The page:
The emphasis on the day-ahead price as the lone market clearing mechanism created
strong incentives for the generation companies to develop trading strategies that
manipulated the pool price through a variety of means. A chosen one was the
withholding of capacity to drive up the capacity payments for electricity purchased from
other plants in the company's portfolio.[41] The limited involvement from the demand side
in the pool also reduced buyer pressure on prices, leading to higher prices overall and
taller price spikes than otherwise. Since the committee responsible for the operation of
the pool was governed entirely by the industry,[43] administrative attempts by the Director
General (DG) of Ofgem, the regulatory agency, to significantly reform the system - so as
to reduce the inherent biases in favor of the generation firms - were not surprisingly

As a consequence of these features, while fuel, operating, and capacity costs for
generation fell by 50 percent in the decade after 1990, and in the face of substantial
entry by combined cycle operators, wholesale prices for electricity remained largely
unchanged,[45] lending considerable support to the claim that incumbent generators
exploited a position of market power.
The United Kingdom's de facto single-chamber parliamentary system that unites
legislative and executive functions might offer the government unbridled opportunities to
implement regulatory reforms through legislative means or else by directly pressuring
regulatory agencies. As a consequence, at the time of industry privatization, the
government undertook a variety of institutional designs precisely to, on the one hand,
provide the government with flexibility in the design of regulatory policies while at the
same time safeguarding the rights of interested parties. This allowed the UK government
to respond to the market power issue and to commence a broad consultative process of
redesigning the generation sector.

At the administrative level, regulation is primarily implemented through the award of long-
term licenses to generators that specify their rights and obligations, as well as those of
the regulatory agency, Ofgem, which has broad oversight responsibility for the industry.
Licenses include the procedures for firms to appeal Ofgem decisions, which in this case
consists of a complex set of checks and balances involving appeals to the Competition
Commission (the UK anti-trust agency, formerly known as the "Monopolies and Mergers
Commission") and a potential veto by the Secretary of State.[46] Thus, the appeals
process provides some protection to the firms by limiting the ability of the DG to
unilaterally change regulatory policy. Within this framework, Ofgem retains considerable
flexibility in the design of policy since few quantified objectives or constraints are written
in statute. For example, Ofgem has considerable discretion over final rates, making
periodic determinations about price cap levels, without requiring formal political approval.

The formal authority enjoyed by Ofgem to regulate the industry on an independent basis
is reinforced by the existence among the highly expert civil service of a strong norm of
administrative independence, making direct political interference in the design of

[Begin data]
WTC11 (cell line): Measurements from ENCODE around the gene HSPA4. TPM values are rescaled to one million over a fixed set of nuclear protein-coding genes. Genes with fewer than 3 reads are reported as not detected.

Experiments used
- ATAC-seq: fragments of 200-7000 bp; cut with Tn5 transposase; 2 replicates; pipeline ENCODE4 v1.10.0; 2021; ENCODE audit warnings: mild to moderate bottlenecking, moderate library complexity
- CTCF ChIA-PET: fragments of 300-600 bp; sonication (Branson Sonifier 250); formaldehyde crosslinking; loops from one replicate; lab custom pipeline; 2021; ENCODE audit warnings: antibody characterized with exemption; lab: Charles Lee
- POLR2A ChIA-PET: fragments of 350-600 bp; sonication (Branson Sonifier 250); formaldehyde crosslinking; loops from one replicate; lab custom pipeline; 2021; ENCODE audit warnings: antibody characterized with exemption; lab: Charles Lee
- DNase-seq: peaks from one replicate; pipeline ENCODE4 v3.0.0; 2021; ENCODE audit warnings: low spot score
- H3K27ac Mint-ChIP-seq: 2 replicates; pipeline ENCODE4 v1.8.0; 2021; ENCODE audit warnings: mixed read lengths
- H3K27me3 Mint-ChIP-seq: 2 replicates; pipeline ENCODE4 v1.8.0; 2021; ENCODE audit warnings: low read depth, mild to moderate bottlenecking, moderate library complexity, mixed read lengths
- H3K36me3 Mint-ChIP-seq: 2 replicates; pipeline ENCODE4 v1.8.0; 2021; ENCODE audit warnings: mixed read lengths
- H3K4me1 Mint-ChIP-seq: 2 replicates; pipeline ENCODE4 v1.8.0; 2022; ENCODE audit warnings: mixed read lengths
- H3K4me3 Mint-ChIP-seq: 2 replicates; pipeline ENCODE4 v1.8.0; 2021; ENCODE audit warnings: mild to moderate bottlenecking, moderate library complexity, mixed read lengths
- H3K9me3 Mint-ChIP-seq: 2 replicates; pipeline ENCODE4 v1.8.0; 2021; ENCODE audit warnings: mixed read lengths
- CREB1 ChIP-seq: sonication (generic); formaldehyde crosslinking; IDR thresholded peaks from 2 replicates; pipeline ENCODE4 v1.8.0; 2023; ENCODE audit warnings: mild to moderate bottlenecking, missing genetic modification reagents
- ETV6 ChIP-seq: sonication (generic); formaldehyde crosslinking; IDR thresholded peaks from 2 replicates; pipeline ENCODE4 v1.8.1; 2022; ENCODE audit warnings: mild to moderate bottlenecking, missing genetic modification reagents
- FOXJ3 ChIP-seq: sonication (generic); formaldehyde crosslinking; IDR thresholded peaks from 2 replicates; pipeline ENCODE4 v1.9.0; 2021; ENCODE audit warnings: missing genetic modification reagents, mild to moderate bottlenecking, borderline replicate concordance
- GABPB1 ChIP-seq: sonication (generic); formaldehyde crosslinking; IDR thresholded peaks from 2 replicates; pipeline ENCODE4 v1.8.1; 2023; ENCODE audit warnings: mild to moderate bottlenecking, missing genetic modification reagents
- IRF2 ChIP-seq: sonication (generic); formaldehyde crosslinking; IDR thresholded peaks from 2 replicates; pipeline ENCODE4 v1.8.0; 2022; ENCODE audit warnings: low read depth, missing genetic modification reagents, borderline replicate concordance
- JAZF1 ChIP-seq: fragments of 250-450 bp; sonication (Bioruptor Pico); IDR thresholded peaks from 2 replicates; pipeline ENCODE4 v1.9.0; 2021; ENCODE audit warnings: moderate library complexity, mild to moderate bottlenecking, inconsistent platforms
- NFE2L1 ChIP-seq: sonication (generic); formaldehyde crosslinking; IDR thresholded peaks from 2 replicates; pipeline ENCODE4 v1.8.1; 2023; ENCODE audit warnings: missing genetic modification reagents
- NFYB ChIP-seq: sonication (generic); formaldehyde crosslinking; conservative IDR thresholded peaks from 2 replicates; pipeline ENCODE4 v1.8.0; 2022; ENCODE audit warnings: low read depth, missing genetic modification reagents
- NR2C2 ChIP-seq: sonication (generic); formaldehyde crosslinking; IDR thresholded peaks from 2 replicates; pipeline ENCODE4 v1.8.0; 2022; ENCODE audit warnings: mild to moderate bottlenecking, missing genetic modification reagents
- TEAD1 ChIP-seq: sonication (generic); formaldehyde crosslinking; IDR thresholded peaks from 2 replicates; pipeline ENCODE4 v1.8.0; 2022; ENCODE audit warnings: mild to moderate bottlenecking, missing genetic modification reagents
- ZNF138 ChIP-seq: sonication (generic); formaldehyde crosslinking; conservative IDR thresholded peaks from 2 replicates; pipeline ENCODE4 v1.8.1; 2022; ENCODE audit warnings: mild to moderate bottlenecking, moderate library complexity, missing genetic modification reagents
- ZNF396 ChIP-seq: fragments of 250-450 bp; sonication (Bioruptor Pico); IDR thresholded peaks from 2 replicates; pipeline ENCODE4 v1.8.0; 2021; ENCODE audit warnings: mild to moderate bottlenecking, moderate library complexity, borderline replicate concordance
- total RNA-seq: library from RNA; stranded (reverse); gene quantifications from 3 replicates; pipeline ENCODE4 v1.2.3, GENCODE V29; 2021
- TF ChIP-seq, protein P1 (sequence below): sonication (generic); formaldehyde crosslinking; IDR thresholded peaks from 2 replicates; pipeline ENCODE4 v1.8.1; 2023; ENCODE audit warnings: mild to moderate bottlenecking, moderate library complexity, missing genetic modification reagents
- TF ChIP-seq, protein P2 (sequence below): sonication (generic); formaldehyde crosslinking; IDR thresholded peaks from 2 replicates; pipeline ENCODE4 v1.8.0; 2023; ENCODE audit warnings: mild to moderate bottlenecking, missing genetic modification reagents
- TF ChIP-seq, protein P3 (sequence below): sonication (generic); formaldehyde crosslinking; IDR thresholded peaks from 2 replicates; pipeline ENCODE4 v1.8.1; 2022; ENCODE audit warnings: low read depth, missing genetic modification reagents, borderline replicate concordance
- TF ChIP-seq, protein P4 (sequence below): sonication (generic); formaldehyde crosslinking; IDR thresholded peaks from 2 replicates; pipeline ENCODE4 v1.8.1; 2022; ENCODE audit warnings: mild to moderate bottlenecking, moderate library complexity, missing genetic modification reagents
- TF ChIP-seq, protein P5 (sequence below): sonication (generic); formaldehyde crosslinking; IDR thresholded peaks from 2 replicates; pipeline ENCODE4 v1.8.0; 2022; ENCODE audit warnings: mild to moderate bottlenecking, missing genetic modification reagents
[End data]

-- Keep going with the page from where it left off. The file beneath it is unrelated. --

regulatory policy, except in highly unusual circumstances, damaging to the government
in terms of its public reputation and support within the administration. In addition, the
judicial system has a strong tradition of probity in upholding contracts. Indeed, the courts
have ruled against the government in the past, providing further reassurance for license
holders against administrative expropriation (Baldwin and McCrudden 1987).

The balance of flexibility (through administrative means) and protection of private-
property rights (through the use of licenses, administrative constraints, and judicial
norms) inherent in the UK regulatory governance framework is apparent in the way that
the Labour government reformed the generation sector after coming to office in 1997. In
the first instance, the government enacted reforms mostly through the existing "rules of
the game" (i.e. administrative procedures specified in company licenses), and did not
initially resort to legislation.[48] The DG sought to introduce a "market abuse" clause in the
generation companies' licenses - allowing the DG to penalize anti-competitive behavior
in the new wholesale market - using the amendment procedure specified in the licenses,
rather than relying on the government to achieve a similar end with targeted legislation.
Indeed, two generation companies, after exercising their right to refer the matter for
independent determination to the Competition Commission, succeeded in gaining a
ruling from the Competition Commission that struck down the DG's proposal. While
the Secretary of State for Trade and Industry could have overridden the Competition
Commission, using the powers provided by the Utilities Act 2000 to unilaterally modify
existing licenses as part of the provisions for establishing NETA, it elected instead to
defer to the agency's decision.

Reforming the workings of the wholesale market (i.e. the pool), on the other hand,
required the government to resort to legislation since under the original system the DG
had no administrative authority to initiate changes in the rules governing the pool. After it
became clear that the generation plant divestments that occurred under the
Conservative government during the mid-1990s had not effectively reduced the ability of
incumbents to manipulate the pool price, the Labour government elected in mid-1997
quickly initiated a consultation exercise on reform options. Although the government
announced its intention to legislate, it placed considerable emphasis on allowing Ofgem,